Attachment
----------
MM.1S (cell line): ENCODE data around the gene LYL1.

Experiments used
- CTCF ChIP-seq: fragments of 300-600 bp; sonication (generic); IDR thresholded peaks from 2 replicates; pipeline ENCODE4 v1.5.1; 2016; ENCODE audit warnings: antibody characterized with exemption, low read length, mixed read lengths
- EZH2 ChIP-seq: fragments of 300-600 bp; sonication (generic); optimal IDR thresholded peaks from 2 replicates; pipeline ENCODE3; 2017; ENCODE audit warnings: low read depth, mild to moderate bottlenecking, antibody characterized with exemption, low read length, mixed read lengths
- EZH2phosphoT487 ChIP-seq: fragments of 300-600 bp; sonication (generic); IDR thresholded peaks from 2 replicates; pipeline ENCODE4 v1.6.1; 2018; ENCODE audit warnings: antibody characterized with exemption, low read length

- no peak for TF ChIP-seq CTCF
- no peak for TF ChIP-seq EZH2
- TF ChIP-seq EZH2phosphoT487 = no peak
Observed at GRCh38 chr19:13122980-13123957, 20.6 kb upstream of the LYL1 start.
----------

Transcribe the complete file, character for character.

MM.1S (cell line): ENCODE data around the gene LYL1.

Experiments used
- CTCF ChIP-seq: fragments of 300-600 bp; sonication (generic); IDR thresholded peaks from 2 replicates; pipeline ENCODE4 v1.5.1; 2016; ENCODE audit warnings: antibody characterized with exemption, low read length, mixed read lengths
- EZH2 ChIP-seq: fragments of 300-600 bp; sonication (generic); optimal IDR thresholded peaks from 2 replicates; pipeline ENCODE3; 2017; ENCODE audit warnings: low read depth, mild to moderate bottlenecking, antibody characterized with exemption, low read length, mixed read lengths
- EZH2phosphoT487 ChIP-seq: fragments of 300-600 bp; sonication (generic); IDR thresholded peaks from 2 replicates; pipeline ENCODE4 v1.6.1; 2018; ENCODE audit warnings: antibody characterized with exemption, low read length

- no peak for TF ChIP-seq CTCF
- no peak for TF ChIP-seq EZH2
- TF ChIP-seq EZH2phosphoT487 = no peak
Observed at GRCh38 chr19:13122980-13123957, 20.6 kb upstream of the LYL1 start.